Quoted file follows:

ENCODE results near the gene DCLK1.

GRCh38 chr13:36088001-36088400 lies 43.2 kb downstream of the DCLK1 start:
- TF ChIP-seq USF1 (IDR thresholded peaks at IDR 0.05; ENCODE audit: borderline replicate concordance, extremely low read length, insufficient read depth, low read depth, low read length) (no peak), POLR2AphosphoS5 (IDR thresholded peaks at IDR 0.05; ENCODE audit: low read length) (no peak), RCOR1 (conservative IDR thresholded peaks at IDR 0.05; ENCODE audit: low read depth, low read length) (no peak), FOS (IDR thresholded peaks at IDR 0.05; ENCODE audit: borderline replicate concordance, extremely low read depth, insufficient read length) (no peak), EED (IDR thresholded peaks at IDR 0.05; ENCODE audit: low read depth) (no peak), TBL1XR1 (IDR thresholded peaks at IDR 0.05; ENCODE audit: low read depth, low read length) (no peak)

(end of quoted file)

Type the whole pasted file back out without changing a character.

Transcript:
ENCODE results near the gene DCLK1.

GRCh38 chr13:36088001-36088400 lies 43.2 kb downstream of the DCLK1 start:
- TF ChIP-seq USF1 (IDR thresholded peaks at IDR 0.05; ENCODE audit: borderline replicate concordance, extremely low read length, insufficient read depth, low read depth, low read length) (no peak), POLR2AphosphoS5 (IDR thresholded peaks at IDR 0.05; ENCODE audit: low read length) (no peak), RCOR1 (conservative IDR thresholded peaks at IDR 0.05; ENCODE audit: low read depth, low read length) (no peak), FOS (IDR thresholded peaks at IDR 0.05; ENCODE audit: borderline replicate concordance, extremely low read depth, insufficient read length) (no peak), EED (IDR thresholded peaks at IDR 0.05; ENCODE audit: low read depth) (no peak), TBL1XR1 (IDR thresholded peaks at IDR 0.05; ENCODE audit: low read depth, low read length) (no peak)